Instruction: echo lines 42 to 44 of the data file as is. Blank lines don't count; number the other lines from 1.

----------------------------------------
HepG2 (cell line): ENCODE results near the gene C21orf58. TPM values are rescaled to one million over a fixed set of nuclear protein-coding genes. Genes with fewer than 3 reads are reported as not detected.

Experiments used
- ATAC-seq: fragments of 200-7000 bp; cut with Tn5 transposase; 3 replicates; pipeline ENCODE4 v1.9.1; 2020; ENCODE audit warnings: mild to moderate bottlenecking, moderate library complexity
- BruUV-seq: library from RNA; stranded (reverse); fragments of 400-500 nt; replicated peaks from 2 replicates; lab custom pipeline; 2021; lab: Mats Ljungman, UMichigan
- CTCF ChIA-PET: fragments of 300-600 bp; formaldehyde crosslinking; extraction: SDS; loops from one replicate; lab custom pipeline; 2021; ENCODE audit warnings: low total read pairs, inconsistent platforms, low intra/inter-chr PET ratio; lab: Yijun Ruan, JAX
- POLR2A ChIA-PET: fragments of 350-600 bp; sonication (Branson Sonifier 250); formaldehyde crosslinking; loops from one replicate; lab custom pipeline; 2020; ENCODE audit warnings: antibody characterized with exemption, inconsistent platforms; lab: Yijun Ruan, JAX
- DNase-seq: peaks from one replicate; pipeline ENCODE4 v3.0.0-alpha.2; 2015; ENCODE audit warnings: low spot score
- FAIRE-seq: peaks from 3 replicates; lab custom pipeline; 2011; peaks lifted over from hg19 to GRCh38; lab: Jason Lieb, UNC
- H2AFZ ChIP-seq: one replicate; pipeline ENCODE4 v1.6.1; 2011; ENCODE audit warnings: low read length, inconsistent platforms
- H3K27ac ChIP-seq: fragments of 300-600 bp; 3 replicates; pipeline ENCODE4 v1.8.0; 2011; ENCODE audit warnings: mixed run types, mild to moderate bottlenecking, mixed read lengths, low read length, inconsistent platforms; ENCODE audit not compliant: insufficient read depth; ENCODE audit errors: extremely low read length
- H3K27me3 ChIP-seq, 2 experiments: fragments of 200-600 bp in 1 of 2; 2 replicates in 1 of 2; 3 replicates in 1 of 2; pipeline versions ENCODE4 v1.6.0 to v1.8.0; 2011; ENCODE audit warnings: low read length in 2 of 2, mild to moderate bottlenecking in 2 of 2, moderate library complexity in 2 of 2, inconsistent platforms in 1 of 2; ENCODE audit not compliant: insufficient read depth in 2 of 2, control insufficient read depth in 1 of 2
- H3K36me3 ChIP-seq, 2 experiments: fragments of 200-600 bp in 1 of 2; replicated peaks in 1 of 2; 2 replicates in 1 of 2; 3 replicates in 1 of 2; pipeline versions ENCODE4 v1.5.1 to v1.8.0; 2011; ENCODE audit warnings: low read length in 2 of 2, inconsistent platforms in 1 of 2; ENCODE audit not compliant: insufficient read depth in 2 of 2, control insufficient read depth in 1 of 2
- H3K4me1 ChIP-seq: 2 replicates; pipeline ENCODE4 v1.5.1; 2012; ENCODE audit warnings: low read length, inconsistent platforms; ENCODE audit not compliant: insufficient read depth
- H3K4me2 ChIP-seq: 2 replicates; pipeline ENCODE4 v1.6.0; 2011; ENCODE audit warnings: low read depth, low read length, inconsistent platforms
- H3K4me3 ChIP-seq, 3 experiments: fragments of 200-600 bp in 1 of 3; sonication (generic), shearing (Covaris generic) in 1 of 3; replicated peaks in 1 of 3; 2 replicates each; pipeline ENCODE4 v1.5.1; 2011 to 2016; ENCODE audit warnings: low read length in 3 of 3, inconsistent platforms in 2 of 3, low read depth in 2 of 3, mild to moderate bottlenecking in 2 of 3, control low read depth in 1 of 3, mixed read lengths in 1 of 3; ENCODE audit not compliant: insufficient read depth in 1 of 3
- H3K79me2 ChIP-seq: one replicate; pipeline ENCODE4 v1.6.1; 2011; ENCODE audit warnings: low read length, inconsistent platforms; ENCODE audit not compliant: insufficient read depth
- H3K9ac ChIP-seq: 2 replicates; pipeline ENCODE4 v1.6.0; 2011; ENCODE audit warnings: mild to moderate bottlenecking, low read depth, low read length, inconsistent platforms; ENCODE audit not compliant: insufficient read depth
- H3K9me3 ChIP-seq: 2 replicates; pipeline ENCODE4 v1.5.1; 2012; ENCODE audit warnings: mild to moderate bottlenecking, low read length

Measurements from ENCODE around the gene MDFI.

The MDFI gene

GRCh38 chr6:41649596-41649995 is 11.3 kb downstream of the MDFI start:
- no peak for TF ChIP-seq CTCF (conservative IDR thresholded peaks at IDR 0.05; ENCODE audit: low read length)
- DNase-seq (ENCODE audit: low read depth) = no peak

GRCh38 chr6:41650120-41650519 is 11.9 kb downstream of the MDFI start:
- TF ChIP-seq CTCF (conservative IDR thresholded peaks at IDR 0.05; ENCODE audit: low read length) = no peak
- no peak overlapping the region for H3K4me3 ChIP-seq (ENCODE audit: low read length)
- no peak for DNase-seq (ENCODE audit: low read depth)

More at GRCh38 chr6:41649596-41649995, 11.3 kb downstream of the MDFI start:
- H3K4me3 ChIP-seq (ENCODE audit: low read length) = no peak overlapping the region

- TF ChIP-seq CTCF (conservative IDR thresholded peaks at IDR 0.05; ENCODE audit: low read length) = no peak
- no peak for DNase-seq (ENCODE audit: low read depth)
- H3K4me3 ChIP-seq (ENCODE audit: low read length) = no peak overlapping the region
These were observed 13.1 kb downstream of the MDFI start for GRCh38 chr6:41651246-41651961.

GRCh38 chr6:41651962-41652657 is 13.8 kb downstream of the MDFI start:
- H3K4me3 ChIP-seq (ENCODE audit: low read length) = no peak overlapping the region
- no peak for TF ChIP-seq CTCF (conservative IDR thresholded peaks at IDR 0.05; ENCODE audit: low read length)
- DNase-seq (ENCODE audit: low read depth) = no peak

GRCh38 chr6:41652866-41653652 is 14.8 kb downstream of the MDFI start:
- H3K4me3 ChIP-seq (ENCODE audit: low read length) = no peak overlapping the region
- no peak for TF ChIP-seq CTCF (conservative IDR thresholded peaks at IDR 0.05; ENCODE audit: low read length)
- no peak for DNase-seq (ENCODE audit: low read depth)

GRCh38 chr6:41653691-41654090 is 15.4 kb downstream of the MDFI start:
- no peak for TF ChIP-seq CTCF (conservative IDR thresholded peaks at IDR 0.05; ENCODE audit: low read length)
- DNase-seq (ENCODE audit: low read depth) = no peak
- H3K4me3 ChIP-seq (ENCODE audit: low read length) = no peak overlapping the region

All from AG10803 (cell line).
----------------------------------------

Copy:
GRCh38 chr6:41653691-41654090 is 15.4 kb downstream of the MDFI start:
- no peak for TF ChIP-seq CTCF (conservative IDR thresholded peaks at IDR 0.05; ENCODE audit: low read length)
- DNase-seq (ENCODE audit: low read depth) = no peak